A recent article in “Food Quality and Safety” describes the regulatory future of cell cultured meat and raises three issues (i) What federal agency should be responsible for overseeing such products? (ii) How should such products be regulated? (iii) How should the product be labeled? The agency responsible depends on the definition of cell cultured meat. Is it truly a meat? Is it FSIS or FDA? FSIS has been silent on this jurisdictional issue, noting when asked that the issue is under discussion within the administration. The FDA has taken a more active position and believes that they have the legal authority, the scientific expertise, and the procedural mechanisms in place to take hold of the issue. FDA’s approach at its public meeting in July focused heavily on gate-keeping questions. The overall message was that the FDA was highly receptive to fine-tuning its authority and to identify and activate a suitable gateway mechanism. Comments by the public revealed that some are advocating extreme caution and extensive research before any introduction of such products to the public while others, more hostile to traditional animal agriculture, arguing the sooner the better. A wide range of options for labeling was expressed—ranging from the extremely benign “clean meat,” to the highly pejorative, “fake meat,” with much in between. The main question remains whether cell culture meat will receive widespread consumer acceptance. This will depend heavily upon whether the consuming public has confidence that cell-cultured meal is safe, wholesome, properly labeled, and overseen by the appropriate government authorities. @ https://www.foodqualityandsafety.com/article/cell-cultured-meat-the-emerging-regulatory-landscape/?elq_mid=29674&elq_cid=10195538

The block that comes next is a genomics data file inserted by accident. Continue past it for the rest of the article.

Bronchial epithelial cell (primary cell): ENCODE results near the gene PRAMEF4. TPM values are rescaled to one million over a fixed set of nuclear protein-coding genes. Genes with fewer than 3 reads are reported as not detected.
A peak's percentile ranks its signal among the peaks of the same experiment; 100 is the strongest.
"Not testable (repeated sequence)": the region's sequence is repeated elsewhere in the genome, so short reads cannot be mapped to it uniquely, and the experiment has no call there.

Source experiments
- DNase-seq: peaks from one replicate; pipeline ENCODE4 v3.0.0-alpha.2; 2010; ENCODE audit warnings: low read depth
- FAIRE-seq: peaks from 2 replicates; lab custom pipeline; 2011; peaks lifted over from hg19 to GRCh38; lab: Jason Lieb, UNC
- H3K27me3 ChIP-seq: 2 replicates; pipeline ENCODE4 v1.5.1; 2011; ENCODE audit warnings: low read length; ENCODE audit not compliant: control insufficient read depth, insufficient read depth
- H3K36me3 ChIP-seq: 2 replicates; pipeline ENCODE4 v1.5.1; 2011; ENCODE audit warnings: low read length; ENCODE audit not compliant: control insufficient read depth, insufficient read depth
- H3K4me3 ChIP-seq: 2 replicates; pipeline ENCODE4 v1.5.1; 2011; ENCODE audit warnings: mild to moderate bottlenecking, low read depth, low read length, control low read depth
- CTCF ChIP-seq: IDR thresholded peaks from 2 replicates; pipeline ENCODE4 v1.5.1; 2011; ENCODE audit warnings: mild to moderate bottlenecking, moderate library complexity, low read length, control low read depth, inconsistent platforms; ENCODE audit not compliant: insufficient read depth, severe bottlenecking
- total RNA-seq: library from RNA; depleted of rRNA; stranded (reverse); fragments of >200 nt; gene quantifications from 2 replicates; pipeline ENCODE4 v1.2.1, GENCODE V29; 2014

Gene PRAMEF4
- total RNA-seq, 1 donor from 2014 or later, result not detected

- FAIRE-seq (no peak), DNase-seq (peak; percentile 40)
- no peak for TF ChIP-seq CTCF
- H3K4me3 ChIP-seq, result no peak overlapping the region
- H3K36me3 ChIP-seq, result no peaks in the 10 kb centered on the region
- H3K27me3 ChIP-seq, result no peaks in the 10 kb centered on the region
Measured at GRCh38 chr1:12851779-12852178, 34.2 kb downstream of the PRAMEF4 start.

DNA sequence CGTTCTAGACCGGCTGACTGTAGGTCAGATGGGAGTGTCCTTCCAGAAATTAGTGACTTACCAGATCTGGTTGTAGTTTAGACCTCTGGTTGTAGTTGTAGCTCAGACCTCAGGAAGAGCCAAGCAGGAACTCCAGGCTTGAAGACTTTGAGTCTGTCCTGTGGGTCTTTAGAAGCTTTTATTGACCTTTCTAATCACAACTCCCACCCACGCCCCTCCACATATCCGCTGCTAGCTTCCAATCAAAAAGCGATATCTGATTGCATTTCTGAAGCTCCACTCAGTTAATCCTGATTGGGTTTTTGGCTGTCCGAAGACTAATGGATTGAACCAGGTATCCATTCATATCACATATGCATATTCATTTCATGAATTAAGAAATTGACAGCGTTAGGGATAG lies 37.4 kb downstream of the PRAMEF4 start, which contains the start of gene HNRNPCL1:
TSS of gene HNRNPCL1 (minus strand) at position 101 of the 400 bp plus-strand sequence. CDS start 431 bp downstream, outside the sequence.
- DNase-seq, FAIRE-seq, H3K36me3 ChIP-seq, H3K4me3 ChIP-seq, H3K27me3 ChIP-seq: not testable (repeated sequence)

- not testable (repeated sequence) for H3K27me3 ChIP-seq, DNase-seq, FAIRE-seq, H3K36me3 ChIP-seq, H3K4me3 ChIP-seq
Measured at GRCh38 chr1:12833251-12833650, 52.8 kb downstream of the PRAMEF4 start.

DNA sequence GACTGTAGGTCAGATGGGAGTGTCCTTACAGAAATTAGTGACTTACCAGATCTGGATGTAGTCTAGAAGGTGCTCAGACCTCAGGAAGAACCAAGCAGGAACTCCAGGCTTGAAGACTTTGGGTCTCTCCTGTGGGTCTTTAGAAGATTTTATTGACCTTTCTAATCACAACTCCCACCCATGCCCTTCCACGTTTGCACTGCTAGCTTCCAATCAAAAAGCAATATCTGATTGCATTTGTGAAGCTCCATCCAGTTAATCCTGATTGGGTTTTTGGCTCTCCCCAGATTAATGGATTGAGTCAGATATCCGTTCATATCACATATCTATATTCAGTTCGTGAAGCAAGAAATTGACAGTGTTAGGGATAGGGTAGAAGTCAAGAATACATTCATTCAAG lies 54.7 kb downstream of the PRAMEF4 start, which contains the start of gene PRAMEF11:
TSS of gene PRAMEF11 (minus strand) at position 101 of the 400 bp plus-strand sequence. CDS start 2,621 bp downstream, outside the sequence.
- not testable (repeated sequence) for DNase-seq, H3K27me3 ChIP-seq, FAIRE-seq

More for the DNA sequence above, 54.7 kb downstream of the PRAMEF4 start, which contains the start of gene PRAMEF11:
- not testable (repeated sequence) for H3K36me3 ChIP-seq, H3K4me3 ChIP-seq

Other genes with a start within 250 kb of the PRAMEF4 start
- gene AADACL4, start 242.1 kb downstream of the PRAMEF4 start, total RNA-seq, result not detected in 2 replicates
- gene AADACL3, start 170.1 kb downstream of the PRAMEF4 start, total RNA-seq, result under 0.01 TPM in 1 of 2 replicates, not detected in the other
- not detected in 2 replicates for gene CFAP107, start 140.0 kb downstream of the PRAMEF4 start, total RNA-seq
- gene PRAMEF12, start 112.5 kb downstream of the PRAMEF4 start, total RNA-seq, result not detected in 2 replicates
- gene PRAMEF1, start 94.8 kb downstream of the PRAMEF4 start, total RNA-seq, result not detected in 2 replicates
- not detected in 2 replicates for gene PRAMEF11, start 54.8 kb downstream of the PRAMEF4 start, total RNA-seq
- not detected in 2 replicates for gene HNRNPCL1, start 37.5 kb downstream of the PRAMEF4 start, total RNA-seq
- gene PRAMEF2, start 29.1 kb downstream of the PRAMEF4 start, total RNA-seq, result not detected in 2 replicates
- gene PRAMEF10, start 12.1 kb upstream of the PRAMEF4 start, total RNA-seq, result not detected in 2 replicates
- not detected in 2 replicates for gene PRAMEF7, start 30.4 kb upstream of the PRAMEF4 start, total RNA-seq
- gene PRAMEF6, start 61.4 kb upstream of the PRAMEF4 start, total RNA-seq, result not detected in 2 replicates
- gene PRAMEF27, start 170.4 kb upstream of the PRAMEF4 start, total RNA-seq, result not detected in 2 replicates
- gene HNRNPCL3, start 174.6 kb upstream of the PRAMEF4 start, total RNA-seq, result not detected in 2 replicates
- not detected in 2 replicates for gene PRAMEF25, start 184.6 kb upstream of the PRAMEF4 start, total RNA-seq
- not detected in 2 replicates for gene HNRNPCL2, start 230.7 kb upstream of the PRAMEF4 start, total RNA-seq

Cell-Cultured Meat and the Regulatory Questions it Raises
Cell-Cultured Meat: The Emerging Regulatory Landscape
As the regulatory future of such products starts to come into focus, debates have been generated within the food industry over three interlocking issues.